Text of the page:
Help celebrate Orca Awareness Month!
Did you know that June is Orca Awareness Month? While the celebration originated in Washington state, in 2016 a group of orca-defenders in British Columbia asked the lieutenant-governor to proclaim June as Orca Month in BC as well, since we share the Salish Sea orca population with Washington.
Canada’s southern resident orcas have been considered endangered since 2001 under the federal Species At Risk Act, but the government has been slow to protect them. Our orcas are at-risk because of a lack of salmon (pods feed almost exclusively on chinook salmon, which is also a threatened species), and boat engine noise. Noise is louder and carries further underwater, and the sound waves interfere with echolocation, which orcas use to communicate, socialize, and locate food. Like other sea creatures, orcas get entangled in fishing gear, swim through pollution, and often end up with plastic in their stomachs.
These concerns have prevented the population of southern resident orcas from rebounding from the live whale captures by the aquarium industry in the 1960s and 1970s. As of a December 2019 count, only 73 orcas remained in the three resident pods found in the Salish Sea.
Despite the threats these orcas face, the Orca Month BC team continues to advocate for them. In the past, most Orca Month events have involved letter-writing to politicians and other actors in the conservation field, hosting talks, and marine art and performance events. The latter can’t happen this year, and organizers are turning to creative alternatives to raise awareness.
The team is asking Canadians to create their own ways of spreading awareness of orca starvation, underwater boat noise, fishing gear entanglement, and plastics in the ocean. One way to spread awareness is to contact your MP about marine species protection. Another way to do this is to find places in your own communities to display orca images and literature, such as community bulletin boards. Awareness campaigns have largely gone online in recent months due to COVID-19, but physical displays remain important.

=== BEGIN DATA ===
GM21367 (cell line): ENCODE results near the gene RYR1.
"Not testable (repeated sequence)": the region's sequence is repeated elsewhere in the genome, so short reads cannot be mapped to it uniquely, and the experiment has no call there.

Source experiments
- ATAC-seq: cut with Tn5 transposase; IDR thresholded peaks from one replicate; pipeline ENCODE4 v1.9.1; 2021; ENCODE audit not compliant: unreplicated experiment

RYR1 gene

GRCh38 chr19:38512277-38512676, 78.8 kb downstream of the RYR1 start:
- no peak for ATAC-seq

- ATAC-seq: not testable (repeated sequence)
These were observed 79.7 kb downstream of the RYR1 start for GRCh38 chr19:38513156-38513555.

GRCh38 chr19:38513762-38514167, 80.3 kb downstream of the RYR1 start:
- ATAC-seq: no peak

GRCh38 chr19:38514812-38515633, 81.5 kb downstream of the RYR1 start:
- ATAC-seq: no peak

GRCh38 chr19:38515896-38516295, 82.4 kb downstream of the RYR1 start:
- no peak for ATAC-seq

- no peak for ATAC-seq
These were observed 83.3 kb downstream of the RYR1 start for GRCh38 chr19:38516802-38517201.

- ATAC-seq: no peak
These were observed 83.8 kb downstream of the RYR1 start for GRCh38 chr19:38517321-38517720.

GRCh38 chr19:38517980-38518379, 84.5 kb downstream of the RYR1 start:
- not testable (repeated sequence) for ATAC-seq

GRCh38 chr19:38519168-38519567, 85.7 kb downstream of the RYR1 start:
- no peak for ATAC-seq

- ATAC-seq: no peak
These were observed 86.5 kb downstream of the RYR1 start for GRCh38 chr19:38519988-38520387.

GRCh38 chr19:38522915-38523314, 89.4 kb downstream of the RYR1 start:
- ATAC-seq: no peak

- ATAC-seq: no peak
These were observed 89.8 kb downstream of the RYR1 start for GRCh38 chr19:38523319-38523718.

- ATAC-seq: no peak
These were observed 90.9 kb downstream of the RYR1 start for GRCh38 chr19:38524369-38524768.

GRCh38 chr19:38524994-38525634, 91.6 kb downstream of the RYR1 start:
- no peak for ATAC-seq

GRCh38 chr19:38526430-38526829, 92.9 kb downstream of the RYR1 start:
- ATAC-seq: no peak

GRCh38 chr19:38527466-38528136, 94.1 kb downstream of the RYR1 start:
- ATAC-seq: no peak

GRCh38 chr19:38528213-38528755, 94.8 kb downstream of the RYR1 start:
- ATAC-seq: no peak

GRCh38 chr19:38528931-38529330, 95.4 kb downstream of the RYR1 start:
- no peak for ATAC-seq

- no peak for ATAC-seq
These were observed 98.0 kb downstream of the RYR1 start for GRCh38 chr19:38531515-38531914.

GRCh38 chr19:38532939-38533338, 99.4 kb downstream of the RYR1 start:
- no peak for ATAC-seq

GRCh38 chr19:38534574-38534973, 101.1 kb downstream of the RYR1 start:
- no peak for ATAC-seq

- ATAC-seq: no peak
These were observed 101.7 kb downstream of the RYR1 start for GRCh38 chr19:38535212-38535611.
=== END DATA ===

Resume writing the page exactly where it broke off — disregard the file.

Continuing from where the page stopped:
Orca Month organizers have also shared literature and fact sheets online, and linked to the websites of participants on the Orca Month team blog. The team is also adding Orca Month art and photos from across Canada to the blog. Finally, the Orca Month BC team is lobbying for orca protection zones to be created around the Gulf Islands—part of Canada’s commitment to protect 25 percent of land and ocean by 2025, and 30 percent by 2030.
Orca Awareness Month 2020 is a time to help defend and protect this iconic ocean species, and we sincerely hope you will get involved!
Thanks to the Orca Month BC team for writing this blog! Want to take more action to defend orcas with Nature Canada? Sign up to be an Ocean Defender and help protect Canada’s ocean and the species that live there.